Sep 29, 2012

Apartment Living - Part VI

So you've read all of the parts on the Apartment Living page of this blog, but have decided that it is time to move out. The key question on your mind is "how do I get my security deposit back?!? I NEED that money..." Some suggestions, because most landlords look at how much work needs to be done before they can "re-rent" the unit. The cleaner it is left and the less amount of work to refresh it, the more $$$ returned. Keep in mind that the security deposit will not likely be returned the day of a move out, but within a month after. It all depends on what needs to be done to give the keys to the next resident.

First, we need to understand what a security deposit is, and then how it applies. The best way to define what a security deposit is, can be found on Wikipedia [link], but I'm going to summarize it as to it applies to living in an apartment.
A security deposit is a sum of money held in trust...  to ensure the cost of repair in relation to any damage explicitly specified in the contract and that did in fact occur.
Basically it is money that the landlord/property manager uses to pay for the revitalization of an apartment when vacated, the resident is "pre-paying" it. Know up front, not ALL of the deposit is given back, so here are some suggestions on maximizing the amount of the security deposit to get back:
  1. Scrub the vinyl floors. Not just sweep with a broom, but scrub the floors.
  2. Pull out the refrigerator and stove and clean everything that has collected under them.
  3. Wash the sides of the fridge and stove.
  4. Clean the oven, stove top elements, knobs, inside the fridge, sinks, and all countertops.
  5. Vacuum the carpets or get a carpet cleaner to do it for you. Yes, it costs a little to do that, but you'll pay for it regardless.
  6. Scrub the tubs, showers, and toilets.
  7. Patch the nail holes from all of the pictures/art you hung up.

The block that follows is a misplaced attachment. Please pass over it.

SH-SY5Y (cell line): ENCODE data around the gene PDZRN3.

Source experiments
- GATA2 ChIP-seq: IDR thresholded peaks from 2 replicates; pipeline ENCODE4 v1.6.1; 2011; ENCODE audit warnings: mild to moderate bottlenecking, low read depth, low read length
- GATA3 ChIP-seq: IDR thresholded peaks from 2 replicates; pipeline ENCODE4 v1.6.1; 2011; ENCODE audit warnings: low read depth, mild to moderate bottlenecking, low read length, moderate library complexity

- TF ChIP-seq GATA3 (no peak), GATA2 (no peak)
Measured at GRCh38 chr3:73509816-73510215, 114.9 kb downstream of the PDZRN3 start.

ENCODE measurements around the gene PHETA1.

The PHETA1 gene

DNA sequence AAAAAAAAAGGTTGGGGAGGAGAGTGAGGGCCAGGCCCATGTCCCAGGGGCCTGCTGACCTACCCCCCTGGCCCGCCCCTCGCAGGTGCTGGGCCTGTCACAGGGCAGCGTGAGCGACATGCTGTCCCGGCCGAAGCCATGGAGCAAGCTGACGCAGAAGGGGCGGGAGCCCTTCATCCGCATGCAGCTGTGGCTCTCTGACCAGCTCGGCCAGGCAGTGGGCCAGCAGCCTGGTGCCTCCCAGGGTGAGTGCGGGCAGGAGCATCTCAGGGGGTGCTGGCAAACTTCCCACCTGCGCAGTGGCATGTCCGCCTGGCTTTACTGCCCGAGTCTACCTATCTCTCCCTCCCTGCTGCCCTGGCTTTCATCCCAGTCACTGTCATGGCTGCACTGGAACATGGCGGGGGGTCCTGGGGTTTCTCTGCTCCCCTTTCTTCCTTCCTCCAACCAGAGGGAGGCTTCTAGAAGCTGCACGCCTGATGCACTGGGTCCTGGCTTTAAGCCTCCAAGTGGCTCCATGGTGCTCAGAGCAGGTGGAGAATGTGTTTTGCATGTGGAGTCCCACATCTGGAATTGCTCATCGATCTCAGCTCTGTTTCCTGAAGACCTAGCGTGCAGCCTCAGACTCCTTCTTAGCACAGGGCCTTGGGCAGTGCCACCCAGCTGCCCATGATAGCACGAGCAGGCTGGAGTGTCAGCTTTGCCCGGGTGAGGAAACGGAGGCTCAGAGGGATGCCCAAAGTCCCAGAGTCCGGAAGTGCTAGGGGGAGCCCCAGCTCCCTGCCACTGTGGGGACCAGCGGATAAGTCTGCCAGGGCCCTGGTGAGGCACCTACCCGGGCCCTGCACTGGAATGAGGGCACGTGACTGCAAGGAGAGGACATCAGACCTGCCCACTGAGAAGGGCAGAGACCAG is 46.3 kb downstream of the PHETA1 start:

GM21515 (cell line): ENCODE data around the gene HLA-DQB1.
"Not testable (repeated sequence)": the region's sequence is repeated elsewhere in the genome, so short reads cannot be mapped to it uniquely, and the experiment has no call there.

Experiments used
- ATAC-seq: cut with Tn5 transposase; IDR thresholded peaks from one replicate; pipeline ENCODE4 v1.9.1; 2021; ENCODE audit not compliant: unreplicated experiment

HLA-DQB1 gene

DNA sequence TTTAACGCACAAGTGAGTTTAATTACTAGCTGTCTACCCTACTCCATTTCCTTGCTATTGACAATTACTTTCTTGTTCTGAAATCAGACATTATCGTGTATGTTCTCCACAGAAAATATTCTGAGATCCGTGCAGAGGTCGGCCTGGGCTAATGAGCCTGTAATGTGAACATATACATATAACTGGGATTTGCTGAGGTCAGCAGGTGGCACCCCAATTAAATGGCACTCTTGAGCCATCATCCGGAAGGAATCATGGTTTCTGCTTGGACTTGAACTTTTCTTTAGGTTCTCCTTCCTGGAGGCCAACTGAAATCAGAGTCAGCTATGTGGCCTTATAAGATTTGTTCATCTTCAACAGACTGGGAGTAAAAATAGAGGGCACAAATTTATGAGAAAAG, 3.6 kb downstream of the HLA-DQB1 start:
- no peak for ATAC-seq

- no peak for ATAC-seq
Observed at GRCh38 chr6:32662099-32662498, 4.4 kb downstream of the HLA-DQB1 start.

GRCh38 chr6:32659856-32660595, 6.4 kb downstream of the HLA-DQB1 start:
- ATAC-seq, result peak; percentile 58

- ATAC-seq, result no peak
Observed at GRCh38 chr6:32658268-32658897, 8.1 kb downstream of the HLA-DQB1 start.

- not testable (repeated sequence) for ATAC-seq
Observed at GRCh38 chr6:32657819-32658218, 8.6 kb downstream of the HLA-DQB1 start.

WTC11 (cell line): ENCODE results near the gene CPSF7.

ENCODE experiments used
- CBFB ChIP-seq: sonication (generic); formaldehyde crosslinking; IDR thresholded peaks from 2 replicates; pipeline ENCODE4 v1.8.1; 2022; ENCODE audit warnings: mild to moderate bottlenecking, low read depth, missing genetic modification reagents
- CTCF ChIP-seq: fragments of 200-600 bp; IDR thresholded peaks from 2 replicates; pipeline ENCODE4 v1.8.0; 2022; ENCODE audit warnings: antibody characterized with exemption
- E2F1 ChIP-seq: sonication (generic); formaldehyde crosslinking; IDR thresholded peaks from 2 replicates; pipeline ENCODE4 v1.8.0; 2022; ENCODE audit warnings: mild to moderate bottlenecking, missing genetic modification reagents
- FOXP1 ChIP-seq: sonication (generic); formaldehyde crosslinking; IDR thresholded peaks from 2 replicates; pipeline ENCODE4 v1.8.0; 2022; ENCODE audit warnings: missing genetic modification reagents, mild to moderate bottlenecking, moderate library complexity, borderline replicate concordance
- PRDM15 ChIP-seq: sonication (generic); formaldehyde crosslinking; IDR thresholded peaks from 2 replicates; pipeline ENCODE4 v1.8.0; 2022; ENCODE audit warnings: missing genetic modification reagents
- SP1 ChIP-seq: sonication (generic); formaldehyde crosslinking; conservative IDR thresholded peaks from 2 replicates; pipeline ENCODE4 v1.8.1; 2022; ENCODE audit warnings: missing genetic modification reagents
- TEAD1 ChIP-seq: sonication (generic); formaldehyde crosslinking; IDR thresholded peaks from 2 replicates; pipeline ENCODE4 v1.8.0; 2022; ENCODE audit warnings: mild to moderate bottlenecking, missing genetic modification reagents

8. Clean under where your washer and dryer were, if you had them.
  9. Wipe down the baseboards as dust and dirt has likely built up.
  10. Run a broom along the ceiling to remove the cobwebs.
  11. Take all of your "stuff" with you. Leaving items in the cupboards or even just in the room causes a lot of work for the people revitalizing the unit.
Basically, do a spring cleaning the way grandma did "back in the day." First impressions are important, so the first time the landlord/property manager inspects a vacant apartment, the more that is likely to be given back. As mentioned, it won't be ALL issued back, there are some things that will be deducted from the security deposit, and there might be an invoice if it costs more than was put down. Those things typically are for fees like:
  • A cleaning person to do what you should have done (listed above).
  • Replacing carpet or vinyl due to excessive stains or tears.
  • Professional carpet cleaners to deep clean the rug.
  • Repairing things that are broken (doorknobs, doors, baseboards, counters, appliances).
  • Excessive plastering needed for holes in the walls.
  • Removing oil or other fluid stains on the garage floor.
  • Having to hire a professional painter if you changed the colors of the walls (read the lease on this one, it can be costly if it is not returned to the original look).
Typically there is a MOVE OUT inspection, and a MOVE IN inspection to survey the property. Anything that shows up during those inspections is noted, and the person responsible is charged. The key point here, is that the more diligence a resident takes while moving out, the more of the security deposit they will get back...

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